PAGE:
Author

Willie Brown

Advisor

Eakin, Deborah K.

Committee Member

Giesen, J. Martin

Committee Member

Williams, Carrick

Date of Degree

5-1-2012

Document Type

Graduate Thesis - Open Access

Major

Psychology

Degree Name

Master of Science

College

College of Arts and Sciences

Department

Department of Psychology

Abstract

When people predict recognition performance, they wrongly predict that high frequency words will produce better recognition than low frequency words. To examine whether familiarity was the heuristic behind these inaccurate predictions, participants saw some words prior to study to increase their familiarity. We found that familiarity influences predictions, but word frequency has the greater influence. Research has shown that these inaccurate predictions can be corrected with test experience. Subsequent predictions are more accurate, but it is unclear whether participants learn that low frequency words are always better for memory or that participants had learned that low frequency words are only better for recognition and high frequency words are better for recall. We resolved this issue by giving a forced-choice recognition test after the single-item recognition test to determine what participants learned after the first test, and we found that participants learned that low frequency words facilitate recognition but not recall.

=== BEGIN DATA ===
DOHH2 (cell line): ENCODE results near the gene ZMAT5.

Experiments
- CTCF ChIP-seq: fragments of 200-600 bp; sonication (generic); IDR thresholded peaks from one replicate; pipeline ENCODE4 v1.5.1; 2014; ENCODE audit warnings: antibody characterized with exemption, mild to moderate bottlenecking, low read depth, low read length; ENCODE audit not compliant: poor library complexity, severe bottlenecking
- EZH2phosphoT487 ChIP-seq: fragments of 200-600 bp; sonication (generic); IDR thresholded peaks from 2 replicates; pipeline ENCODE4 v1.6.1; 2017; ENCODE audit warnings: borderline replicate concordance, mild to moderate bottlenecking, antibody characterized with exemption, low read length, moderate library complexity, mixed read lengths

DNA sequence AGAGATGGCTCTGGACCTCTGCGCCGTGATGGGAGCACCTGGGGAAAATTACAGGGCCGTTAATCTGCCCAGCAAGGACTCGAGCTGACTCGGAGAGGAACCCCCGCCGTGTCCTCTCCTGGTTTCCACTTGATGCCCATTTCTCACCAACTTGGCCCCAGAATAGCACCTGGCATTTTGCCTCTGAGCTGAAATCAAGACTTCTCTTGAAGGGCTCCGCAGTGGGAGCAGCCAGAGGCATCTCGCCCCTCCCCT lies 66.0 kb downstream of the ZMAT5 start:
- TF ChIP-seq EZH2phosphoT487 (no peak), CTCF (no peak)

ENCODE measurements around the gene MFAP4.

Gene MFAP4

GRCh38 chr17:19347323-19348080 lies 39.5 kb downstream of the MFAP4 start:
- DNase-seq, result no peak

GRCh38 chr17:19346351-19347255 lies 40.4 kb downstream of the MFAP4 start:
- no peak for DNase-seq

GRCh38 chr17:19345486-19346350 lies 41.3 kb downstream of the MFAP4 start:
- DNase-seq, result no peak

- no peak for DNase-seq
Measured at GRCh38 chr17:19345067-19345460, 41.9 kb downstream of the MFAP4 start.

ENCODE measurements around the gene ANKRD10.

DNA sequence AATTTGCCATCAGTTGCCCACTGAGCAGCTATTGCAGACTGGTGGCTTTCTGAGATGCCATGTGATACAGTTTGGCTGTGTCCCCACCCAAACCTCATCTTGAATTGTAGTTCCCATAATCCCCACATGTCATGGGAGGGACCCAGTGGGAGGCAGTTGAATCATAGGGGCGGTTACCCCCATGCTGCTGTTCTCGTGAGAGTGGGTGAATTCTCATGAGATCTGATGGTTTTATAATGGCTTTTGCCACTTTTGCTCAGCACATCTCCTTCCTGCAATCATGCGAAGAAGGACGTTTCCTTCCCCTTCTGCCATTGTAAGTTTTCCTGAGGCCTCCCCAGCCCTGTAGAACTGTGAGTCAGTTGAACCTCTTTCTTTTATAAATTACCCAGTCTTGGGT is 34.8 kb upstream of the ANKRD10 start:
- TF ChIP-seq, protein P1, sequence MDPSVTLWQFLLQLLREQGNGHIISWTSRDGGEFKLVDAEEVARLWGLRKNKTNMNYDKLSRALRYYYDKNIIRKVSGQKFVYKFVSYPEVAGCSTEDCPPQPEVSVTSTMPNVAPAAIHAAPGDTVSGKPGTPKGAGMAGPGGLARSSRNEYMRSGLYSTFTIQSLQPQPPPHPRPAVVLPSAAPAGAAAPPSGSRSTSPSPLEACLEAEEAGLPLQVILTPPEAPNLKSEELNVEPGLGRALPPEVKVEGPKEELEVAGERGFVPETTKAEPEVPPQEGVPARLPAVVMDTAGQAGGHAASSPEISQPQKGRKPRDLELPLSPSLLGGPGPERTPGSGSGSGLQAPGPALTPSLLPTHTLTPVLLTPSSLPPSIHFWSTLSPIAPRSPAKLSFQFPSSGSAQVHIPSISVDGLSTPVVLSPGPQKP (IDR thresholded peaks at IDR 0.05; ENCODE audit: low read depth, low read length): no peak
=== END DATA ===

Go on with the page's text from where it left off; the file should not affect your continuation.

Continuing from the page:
URI

https://hdl.handle.net/11668/17556

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